My day job is that of an organizational development consultant. I love my job. It gives me the platform to tickle my cerebrum, to diagnose complex systemic issues and also create creative solutions. It also entertains me. When client-leaders spout wisdom in meetings:
‘I think managers should be more human during the foreplay of a 1on1.’
‘I love socializing – In fact, I am a big time socialist.’
‘Elop laid thousands of people.’
‘We made some great accusations in 2006. That changed our trajectory. Then we made a small accusation – it paid off well. We made another big accusation in 2009 – that’s how we grew.’
The last one got me thinking on a new line of consulting ‘ Murders and Accusations’!
So, consulting is fun. And, having a ‘consultative mind-set’ is something that a lot of organizations value. They look for people who have the ability to look at issues holistically, are able to diagnose systemic problems, and create powerful blueprints for change. My bosses would tell me I am a good consultant, but when I started discussing patient-management metric while I was in labour at the hospital, I realized I had gone too far. I am sure there are others like me. Here is a helpful checklist to help them evaluate if they are ‘chronic consultants’.
- You need a whiteboard and marker to explain the leaking faucet to the plumber.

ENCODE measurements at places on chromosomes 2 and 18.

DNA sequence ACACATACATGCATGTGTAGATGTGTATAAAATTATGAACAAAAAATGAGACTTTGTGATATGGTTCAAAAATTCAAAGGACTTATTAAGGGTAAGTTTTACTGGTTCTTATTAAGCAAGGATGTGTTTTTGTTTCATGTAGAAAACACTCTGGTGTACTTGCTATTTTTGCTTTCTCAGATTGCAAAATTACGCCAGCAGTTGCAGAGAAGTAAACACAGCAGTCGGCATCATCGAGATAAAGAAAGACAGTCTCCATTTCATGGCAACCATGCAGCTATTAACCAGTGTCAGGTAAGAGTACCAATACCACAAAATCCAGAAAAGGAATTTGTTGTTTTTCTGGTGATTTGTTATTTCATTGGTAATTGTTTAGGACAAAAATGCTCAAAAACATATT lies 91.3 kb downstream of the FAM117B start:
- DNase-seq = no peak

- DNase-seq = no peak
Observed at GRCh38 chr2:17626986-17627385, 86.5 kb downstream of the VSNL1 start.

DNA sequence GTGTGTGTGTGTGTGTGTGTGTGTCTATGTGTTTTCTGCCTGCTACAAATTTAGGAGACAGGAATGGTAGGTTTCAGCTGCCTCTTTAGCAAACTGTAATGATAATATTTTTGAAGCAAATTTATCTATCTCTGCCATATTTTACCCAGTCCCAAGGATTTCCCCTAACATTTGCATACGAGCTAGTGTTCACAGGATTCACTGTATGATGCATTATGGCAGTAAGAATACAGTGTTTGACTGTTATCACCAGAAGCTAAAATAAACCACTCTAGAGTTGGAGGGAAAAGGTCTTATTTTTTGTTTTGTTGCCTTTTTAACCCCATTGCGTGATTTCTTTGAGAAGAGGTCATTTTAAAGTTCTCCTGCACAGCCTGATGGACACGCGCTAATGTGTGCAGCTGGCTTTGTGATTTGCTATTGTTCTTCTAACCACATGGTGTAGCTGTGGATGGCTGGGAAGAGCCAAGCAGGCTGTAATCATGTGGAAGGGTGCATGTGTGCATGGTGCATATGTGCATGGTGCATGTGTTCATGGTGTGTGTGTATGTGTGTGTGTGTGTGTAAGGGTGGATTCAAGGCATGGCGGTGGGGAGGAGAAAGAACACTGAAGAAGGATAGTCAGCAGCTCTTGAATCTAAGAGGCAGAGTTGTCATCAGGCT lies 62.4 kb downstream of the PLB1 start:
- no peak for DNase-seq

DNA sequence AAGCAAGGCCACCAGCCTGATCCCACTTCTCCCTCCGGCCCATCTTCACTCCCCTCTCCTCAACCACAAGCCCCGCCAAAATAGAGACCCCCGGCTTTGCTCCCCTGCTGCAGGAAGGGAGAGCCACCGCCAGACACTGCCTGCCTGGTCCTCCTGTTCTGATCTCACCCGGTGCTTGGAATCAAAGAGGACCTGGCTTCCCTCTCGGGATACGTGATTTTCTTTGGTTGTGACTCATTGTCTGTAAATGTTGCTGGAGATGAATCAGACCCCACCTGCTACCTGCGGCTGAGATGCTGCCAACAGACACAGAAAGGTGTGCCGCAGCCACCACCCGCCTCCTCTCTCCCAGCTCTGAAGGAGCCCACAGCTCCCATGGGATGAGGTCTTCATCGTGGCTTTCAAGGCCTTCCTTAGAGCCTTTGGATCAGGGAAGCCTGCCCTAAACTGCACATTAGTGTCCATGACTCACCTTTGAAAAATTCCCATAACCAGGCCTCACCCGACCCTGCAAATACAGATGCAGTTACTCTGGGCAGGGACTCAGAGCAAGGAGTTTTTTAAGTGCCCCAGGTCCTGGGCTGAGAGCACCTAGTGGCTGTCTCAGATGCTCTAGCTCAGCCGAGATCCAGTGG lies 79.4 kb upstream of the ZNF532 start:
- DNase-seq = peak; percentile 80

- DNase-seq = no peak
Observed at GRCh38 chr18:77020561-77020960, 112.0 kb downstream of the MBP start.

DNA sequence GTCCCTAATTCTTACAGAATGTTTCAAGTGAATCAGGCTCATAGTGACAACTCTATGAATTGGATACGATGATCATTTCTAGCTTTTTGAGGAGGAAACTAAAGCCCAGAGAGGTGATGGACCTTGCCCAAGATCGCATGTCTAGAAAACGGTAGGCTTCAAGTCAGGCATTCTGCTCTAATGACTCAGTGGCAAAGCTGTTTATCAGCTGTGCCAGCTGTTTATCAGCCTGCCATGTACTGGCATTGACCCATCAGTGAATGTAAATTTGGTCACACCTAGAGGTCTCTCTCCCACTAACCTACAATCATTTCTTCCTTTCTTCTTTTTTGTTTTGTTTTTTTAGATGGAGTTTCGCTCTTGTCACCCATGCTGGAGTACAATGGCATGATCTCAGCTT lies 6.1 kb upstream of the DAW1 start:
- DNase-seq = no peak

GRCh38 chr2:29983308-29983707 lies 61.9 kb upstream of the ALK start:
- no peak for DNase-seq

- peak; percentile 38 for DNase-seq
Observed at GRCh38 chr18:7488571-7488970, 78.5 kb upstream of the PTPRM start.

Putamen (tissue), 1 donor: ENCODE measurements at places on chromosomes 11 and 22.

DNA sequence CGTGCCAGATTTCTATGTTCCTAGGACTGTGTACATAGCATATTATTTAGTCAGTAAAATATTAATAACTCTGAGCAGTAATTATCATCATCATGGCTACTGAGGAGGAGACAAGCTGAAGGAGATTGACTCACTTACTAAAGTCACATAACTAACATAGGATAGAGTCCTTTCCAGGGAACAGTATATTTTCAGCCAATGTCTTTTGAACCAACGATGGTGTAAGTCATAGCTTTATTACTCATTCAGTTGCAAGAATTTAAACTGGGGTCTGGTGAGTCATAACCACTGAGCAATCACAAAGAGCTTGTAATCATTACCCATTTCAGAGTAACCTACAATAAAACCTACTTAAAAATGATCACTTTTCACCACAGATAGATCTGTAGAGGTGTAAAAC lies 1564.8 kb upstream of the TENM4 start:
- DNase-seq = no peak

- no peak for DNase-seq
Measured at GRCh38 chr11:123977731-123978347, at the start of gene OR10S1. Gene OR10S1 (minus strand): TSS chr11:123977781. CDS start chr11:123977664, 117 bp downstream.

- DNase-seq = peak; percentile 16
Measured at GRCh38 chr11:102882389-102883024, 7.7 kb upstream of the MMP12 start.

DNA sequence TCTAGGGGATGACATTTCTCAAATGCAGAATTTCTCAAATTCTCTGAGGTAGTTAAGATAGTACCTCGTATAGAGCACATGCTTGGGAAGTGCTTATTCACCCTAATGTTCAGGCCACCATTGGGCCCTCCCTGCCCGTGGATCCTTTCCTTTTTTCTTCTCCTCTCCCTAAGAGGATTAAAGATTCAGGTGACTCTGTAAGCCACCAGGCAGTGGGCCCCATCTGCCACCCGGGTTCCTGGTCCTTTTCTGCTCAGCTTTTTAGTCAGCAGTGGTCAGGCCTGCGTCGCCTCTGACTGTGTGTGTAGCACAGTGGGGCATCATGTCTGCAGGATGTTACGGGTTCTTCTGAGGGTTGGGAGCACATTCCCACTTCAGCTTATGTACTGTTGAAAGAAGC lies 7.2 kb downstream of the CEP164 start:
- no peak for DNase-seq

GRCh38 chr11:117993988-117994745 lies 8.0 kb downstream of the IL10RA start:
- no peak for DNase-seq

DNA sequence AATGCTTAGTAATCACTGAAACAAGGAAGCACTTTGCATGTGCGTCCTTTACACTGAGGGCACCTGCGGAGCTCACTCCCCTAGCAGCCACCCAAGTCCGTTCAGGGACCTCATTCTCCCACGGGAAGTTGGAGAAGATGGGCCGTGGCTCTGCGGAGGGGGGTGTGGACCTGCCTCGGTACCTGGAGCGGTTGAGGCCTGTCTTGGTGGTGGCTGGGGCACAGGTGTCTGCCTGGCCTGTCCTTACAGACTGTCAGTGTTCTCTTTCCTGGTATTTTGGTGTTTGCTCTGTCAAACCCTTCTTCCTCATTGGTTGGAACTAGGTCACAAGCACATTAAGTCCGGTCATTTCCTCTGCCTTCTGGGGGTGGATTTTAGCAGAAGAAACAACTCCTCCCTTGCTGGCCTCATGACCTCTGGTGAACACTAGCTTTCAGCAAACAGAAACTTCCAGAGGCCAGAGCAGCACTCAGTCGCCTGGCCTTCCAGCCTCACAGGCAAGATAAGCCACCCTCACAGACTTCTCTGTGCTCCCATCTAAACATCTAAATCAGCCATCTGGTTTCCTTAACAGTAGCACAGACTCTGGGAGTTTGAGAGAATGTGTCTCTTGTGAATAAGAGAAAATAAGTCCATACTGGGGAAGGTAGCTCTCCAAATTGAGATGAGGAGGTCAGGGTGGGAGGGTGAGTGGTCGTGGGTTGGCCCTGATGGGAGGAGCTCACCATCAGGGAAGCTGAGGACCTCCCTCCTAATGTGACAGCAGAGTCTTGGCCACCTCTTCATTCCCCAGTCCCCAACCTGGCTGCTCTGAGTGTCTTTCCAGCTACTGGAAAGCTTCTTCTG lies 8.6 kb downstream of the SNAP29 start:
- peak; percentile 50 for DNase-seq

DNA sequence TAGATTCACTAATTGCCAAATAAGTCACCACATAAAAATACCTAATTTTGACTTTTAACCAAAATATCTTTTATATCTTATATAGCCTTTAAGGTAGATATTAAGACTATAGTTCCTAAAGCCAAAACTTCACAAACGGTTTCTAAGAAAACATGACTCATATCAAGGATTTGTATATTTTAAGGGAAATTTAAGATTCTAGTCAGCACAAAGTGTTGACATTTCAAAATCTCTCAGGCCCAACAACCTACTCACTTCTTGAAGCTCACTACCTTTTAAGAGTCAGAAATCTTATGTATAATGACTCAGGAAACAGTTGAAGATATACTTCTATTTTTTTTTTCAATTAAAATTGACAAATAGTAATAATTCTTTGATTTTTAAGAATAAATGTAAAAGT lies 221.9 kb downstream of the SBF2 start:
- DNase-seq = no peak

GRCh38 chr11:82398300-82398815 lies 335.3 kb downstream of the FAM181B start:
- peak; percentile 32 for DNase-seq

- You prepare a 2X2 matrix to aid your decision on removing clothes from the clothes line before it rains.
- You seek to improve the processes in the operation theatre while undergoing surgery. Even after anaesthesia is administered.
- You call your kids stakeholders.
- And your parents internal customers.
- You make an engagement plan for your ‘stakeholders’ and ‘customers’that includes Friday theme-dressing.
- They get mad at you. So, you ask them to contact the ombudsman or enter their feedback on the engagement portal.
- You ask the vegetable vendor for a ballpark estimate before you decide on which vegetables you want to buy.
- When your boyfriend notices a woman’s pert butt, you make a PERT chart detailing the plan to replace him.
- You think Robin Blue is an aid to create a Business Blueprint.
- You share best practices around kitchen gardening only with your best-in-breed neighbours.
- In the kitchen, you boil the ocean but bring nothing to the table.
- You keep reinventing yourself continuously since you are afraid of getting commoditized.
- You avoid the critical path that takes you to the treadmill or any other such exercise equipment.
- You tell your elevator story to the lift repair man.
- You ask your maid for more face time.
- You wish to know the various functionalities of the toy rattle you are purchasing for your baby.
- You wish the eunuch demanding money at the trafficsignal would be more granular in his approach instead of taking a helicopter view about why you should pay him money.
- You incentivise the cat by punishing the dog.
- The dog leapfrogs to get some low-hanging fruit.
- The aforementioned ‘low-hanging fruit’ is your handbag.
- The handbag has mission-critical items like your anti-wrinkle cream.
- You lay off the dog
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